Personally, I don’t think these are too surprising—lots of stuff in JavaScript throws errors. But these are cases where it doesn’t return a string.

Now that we’ve seen when JSON.stringify doesn’t return a string, let’s talk about what we can do to avoid the problems.

How to avoid the pitfalls

There’s no generic advice about how to address these pitfalls, so I’ll cover a few common cases.

Handle circular references

From my personal experience, JSON.stringify is most likely to throw an errors when passed circular references.

If this is a common issue for you, I recommend the json-stringify-safe package, which handles this case well.

const stringifySafe = require("json-stringify-safe");

const a = {};
const b = { a };
a.b = b;

// => TypeError: cyclic object value

// => '{"b":{"a":"[Circular ~]"}}'

Wrap it

You may want to wrap JSON.stringify with your own custom function. You can decide what you want it to do. Should errors bubble up? What should happen if JSON.stringify returns undefined?

For example, Signal Desktop has a function called reallyJsonStringify that always returns a string for debugging, no matter what. It looks like this:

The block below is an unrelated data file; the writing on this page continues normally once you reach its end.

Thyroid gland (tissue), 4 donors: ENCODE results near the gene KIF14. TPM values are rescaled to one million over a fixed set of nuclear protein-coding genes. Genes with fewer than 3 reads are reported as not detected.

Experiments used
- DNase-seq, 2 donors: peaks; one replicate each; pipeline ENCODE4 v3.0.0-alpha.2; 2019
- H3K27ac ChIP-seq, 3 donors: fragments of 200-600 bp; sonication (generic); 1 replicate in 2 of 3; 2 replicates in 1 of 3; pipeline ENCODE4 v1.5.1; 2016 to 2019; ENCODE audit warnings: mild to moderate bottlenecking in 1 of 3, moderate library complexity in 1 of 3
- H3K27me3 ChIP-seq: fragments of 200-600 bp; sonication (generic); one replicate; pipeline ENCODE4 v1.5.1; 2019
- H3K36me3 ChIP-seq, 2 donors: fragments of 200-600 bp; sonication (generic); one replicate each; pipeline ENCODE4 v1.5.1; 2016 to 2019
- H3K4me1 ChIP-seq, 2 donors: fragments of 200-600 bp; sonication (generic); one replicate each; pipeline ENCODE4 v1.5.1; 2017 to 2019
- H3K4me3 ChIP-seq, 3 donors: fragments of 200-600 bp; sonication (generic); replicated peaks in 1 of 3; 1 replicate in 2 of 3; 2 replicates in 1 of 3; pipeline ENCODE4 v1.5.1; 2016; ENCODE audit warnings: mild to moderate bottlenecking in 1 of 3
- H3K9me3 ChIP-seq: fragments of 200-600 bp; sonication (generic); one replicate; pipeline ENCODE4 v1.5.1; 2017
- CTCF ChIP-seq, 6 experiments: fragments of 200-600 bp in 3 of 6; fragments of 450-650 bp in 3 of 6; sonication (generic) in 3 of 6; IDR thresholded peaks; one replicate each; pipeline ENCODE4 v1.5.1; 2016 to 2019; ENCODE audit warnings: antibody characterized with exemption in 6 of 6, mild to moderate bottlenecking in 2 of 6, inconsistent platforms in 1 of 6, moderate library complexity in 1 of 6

// Note: this is modified slightly from the original source.
function reallyJsonStringify(value) {
  let result;
  try {
    result = JSON.stringify(value);
  } catch (_err) {
    // If there's any error, treat it like `undefined`.
    result = undefined;

  if (typeof result === "string") {
    // It's a string, so we're good.
    return result;
  } else {
    // Convert it to a string.
    return Object.prototype.toString.call(value);

Again, you can decide how you want your wrapper to work.

A note on TypeScript’s types

If you’re a TypeScript user, you might be surprised to know that TypeScript’s official definitions for JSON.stringify are incorrect here. They effectively look like this:

// Note: this is simplified.
interface JSON {
  // ...
  stringify(value: any): string;

Unfortunately, this is a long-standing issue without a perfect solution.

You can try to patch JSON.stringify’s types, but every solution has drawbacks in some way. I would recommend defining your own wrapper with custom types and using that. For example, here’s what Signal Desktop’s reallyJsonStringify looks like:

function reallyJsonStringify(value: unknown): string {
  // ...


In summary:

I hope this post helped you learn about another one of JavaScript’s quirks!